GERMANY

GENTRIFICATION, SOCIAL MOVEMENTS, AND THE ARTS IN GERMANY

Faculty Leaders: Natasha O. Fletcher, Ph.D. (natasha.fletcher@rutgers.edu), Zachary D. Wood (zachary.wood@rutgers.edu), Department of Public Policy and Administration

Travel Dates: March 9-19, 2017 (Spring Break)

Class Meeting Times:  Wednesday 4:20-5:40pm (Fist meeting 1/18/17)

Course number: 50:975:351, Cross-listed with 56:606:613:I6

Program Cost: Approximately $3,100*

To apply to the Germany program, click here:

This course will teach students about gentrification and social movements in German cities as well as expose students to the rich cultural heritage of Germany.
We will explore topics such as:
• the effect of globalization and neoliberalism on German cities,
• the ramifications of growing ethnic/cultural/religious diversity on the shaping of neighborhoods and public space,
• the displacement and threat of displacement of low- to moderate income residents in gentrifying neighborhoods,
• the history, tradition, and efficacy of social movements and their evolution over time,
• current social movements such as “Right to City”, rent strikes, squatting, radical "leftist" protests, peaceful demonstrations, street art & graffiti), as well as the history and tradition of such resistance strategies
• rent ceilings imposed by state or city governments to preserve affordable housing
• the role of government, non profit sector, and other entities in shaping the urban space
• utopian organizations and methods to ameliorate the corporate, capitalist take-over of public space such as socialist collectives and the proliferation of the solidarity/sharing economy

Prior to the travel component, students will examine these topics through selected readings, multi-media presentations, discussions, assignments, and instruction.

The intellectual preparation coupled with useful information about the German culture and customs prepares students for the 10-day journey through Germany where we will explore the topics discussed in class “hands-on” through site visits, lectures, and city tours. We will spend 3 days in each city, beginning with Berlin in the Northeast, then traveling by train to Hamburg in the North, and finally Kӧln in the Midwest. Students will be able to synthesize their intellectual knowledge by:
• touring (via walking and public transit) newer, older, and gentrified
neighborhoods,
• becoming “urban pioneers” through extensive excursions through these cities,
• engaging in the “classroom” in the streets where we will make regular stops to discuss our observations in relation to the intellectual material,
• visiting with protest groups, initiatives, organizations, centers, community leaders, and other local experts to hear about their objectives and take on current plans and developments and have the opportunity to ask questions,
• attending university/research lectures on topics related to our course.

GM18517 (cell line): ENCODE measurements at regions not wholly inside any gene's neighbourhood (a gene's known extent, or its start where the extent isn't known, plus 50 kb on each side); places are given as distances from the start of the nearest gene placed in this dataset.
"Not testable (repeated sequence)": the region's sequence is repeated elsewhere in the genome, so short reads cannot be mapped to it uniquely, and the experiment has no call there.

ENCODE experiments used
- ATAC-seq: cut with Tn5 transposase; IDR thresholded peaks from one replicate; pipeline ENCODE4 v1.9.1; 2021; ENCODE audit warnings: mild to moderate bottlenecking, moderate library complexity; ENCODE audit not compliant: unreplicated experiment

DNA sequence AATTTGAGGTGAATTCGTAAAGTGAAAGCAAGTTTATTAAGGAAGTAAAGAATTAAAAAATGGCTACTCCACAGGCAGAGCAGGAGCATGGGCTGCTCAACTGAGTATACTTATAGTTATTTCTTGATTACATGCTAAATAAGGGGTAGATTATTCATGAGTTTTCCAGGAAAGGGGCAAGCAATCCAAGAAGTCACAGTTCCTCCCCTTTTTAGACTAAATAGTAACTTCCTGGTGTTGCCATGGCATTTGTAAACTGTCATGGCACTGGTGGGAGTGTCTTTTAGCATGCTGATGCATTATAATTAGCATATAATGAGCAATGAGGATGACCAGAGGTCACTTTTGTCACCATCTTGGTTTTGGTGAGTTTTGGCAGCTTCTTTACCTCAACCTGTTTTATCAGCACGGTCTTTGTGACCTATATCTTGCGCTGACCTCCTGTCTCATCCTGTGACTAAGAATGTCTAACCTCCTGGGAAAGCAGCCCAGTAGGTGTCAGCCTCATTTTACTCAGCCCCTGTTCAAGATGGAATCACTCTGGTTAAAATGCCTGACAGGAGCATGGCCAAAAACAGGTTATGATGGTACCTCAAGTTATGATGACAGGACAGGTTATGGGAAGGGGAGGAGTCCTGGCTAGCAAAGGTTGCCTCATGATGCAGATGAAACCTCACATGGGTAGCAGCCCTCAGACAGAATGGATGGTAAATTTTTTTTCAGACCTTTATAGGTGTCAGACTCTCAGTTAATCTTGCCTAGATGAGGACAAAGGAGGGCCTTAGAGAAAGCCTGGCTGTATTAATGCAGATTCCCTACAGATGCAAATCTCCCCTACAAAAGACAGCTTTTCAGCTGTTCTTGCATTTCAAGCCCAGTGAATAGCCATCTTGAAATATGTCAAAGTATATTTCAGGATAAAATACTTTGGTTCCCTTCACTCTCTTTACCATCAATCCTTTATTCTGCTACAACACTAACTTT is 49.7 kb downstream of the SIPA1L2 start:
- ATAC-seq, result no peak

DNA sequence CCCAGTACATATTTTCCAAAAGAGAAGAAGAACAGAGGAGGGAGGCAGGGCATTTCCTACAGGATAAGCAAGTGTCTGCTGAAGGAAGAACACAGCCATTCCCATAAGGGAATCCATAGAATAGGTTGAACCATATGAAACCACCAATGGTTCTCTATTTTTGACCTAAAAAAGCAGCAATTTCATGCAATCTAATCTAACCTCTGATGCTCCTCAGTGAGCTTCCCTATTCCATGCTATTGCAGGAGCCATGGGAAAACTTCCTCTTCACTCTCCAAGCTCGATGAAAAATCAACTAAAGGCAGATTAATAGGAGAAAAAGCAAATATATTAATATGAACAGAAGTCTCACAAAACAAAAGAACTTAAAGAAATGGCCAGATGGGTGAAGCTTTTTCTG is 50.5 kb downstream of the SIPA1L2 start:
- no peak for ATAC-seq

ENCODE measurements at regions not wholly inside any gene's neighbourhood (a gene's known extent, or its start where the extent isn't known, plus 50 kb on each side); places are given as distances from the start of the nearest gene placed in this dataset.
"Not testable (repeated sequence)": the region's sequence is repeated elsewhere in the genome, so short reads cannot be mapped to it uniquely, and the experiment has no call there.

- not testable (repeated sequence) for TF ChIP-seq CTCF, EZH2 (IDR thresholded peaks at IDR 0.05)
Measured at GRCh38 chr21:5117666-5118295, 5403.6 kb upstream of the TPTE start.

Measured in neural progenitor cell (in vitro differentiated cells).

In Berlin, students will connect with researchers from the TECHNISCHE UNIVERSITÄT BERLIN: URBAN RESEARCH AND DESIGN LABORATORY to hear about the latest urban developments. In addition, students will participate in an alternative tour and meet with a local, renowned artist who will share her story about having lived in Berlin for the past decade. We will explore both, the upscale and affordable housing stock, gentrified neighborhoods and neighborhoods in transition.

In Hamburg, students will connect with 2 local community initiatives – the RIGHT TO CITY group and the KOMM IN DIE GÄNGE group. In addition, students will participate in an alternative tour and meet with a recent graduate of the university and expert on Hamburg’s ethnic “burning point” neighborhoods and street art movement. Students will also take an extensive tour of this port city and meet with locals for Q&A.

In Kӧln, students will meet staff from the AUTONOMES ZENTRUM KÖLN (Autonomous Centre Cologne) and an alternative, communal living/work initiative who will discuss co-op / communal housing and work co-op based on principles of solidarity and collective wellbeing. Students will also meet with a group of locals to discuss their experiences of living in the city over decades, their opinions on changes, and an opportunity for Q&A.

Finally, students will experience Germany's rich traditions and culture through city tours, boat tours, museum visits, visits to local restaurants, cafe's and other gastronomical establishments, sightseeing (e.g. Brandenburg Gate in Berlin, Cologne Cathedral), and local entertainment (e.g. symphony, ballet, theater, disco, soccer match).

PROGRAM COST INCLUDES

 

Airfare

Hotels

Some meals

HTH Health Insurance

 

PROGRAM COST DOES NOT INCLUDE

 

Visa (if applicable)

Vaccinations (if applicable)

Passport Fee (for those without a valid passport)

 

*Program cost is approximate and subject to change. Program cost is in addition to tuition.